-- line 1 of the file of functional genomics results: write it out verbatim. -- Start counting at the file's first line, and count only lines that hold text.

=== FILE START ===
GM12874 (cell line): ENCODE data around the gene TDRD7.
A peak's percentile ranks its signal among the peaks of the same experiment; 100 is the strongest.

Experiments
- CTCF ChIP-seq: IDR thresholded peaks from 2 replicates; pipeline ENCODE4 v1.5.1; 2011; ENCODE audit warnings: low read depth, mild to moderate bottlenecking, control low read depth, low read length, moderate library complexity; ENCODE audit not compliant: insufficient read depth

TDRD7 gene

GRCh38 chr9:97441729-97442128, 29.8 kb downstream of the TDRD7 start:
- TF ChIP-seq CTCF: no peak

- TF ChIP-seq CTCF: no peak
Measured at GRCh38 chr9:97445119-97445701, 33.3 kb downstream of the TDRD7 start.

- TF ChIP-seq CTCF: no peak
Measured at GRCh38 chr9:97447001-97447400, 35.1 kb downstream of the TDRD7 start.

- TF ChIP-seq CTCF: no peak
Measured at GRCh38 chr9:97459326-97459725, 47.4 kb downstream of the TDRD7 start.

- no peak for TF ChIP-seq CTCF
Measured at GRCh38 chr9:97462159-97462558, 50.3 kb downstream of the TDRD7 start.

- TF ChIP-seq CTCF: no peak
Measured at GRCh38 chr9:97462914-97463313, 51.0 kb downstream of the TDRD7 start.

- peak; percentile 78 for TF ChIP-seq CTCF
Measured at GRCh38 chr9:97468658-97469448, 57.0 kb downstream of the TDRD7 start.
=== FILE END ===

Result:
GM12874 (cell line): ENCODE data around the gene TDRD7.